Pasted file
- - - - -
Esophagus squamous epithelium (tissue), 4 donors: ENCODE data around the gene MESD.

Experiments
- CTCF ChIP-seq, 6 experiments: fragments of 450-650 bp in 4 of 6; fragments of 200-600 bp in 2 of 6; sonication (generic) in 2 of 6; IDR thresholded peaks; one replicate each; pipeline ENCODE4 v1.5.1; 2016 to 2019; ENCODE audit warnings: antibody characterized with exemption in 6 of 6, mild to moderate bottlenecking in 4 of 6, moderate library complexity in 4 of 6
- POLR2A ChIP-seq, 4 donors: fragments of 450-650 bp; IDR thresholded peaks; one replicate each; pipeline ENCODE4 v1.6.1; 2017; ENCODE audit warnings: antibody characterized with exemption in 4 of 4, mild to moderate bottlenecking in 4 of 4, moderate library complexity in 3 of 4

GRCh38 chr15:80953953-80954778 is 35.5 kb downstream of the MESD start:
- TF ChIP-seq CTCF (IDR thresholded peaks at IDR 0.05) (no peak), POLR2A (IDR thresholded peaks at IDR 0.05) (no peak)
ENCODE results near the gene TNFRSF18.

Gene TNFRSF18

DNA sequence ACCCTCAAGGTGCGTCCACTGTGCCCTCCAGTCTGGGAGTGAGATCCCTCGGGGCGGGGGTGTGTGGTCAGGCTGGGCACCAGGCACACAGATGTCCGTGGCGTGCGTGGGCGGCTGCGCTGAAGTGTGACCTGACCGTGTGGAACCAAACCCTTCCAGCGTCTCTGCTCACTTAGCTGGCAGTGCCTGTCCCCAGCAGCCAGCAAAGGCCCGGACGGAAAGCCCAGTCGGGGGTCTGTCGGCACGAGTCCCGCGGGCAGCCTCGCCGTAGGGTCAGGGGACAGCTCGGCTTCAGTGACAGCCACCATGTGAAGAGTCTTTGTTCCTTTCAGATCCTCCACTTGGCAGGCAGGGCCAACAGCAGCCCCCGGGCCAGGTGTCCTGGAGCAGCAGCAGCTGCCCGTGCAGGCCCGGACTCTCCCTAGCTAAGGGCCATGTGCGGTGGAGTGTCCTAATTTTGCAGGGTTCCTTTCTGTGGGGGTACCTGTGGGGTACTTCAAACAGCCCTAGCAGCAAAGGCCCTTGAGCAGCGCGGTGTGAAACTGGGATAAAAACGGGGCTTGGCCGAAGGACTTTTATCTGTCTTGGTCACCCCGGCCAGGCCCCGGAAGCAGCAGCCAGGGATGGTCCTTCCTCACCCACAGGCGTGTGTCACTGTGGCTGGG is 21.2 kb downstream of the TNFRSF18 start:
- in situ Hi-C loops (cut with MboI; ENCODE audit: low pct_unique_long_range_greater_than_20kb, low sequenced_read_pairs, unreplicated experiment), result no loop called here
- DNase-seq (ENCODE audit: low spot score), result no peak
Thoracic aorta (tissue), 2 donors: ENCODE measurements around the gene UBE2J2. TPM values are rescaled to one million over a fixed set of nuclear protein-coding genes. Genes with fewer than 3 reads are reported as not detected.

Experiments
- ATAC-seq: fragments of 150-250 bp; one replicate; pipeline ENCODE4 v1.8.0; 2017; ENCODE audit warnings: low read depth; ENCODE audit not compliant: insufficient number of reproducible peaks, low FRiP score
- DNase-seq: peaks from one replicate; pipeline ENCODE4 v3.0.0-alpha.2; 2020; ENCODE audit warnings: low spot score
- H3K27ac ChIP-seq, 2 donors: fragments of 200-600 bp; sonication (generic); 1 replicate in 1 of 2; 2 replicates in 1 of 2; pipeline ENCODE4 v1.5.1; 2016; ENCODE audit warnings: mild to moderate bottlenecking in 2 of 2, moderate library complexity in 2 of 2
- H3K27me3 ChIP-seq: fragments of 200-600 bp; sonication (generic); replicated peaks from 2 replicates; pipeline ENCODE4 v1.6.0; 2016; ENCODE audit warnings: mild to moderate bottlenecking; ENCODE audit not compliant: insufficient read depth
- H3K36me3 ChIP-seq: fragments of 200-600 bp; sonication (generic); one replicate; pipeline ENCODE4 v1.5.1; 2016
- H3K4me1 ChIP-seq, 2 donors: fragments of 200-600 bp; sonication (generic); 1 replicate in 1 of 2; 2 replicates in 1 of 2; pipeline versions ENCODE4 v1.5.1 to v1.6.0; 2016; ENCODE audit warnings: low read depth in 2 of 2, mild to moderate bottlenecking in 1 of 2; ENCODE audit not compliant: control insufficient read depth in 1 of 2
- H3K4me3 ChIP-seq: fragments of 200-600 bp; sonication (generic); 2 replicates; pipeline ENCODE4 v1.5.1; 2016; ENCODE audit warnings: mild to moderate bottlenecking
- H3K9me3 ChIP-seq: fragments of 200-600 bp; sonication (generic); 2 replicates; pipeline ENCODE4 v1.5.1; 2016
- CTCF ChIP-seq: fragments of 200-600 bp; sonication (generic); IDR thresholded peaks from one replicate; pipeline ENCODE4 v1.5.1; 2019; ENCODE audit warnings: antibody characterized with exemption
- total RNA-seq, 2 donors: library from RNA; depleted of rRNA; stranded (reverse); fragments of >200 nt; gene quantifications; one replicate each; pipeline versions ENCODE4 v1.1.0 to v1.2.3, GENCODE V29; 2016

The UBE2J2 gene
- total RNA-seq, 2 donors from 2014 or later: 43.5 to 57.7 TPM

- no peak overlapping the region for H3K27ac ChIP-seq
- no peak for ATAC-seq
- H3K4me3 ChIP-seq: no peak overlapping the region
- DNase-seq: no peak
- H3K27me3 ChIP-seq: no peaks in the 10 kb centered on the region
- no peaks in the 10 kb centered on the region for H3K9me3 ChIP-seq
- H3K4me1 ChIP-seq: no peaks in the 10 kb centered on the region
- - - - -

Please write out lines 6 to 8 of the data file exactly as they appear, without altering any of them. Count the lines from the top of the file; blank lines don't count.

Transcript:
- TF ChIP-seq CTCF (IDR thresholded peaks at IDR 0.05) (no peak), POLR2A (IDR thresholded peaks at IDR 0.05) (no peak)
ENCODE results near the gene TNFRSF18.

Gene TNFRSF18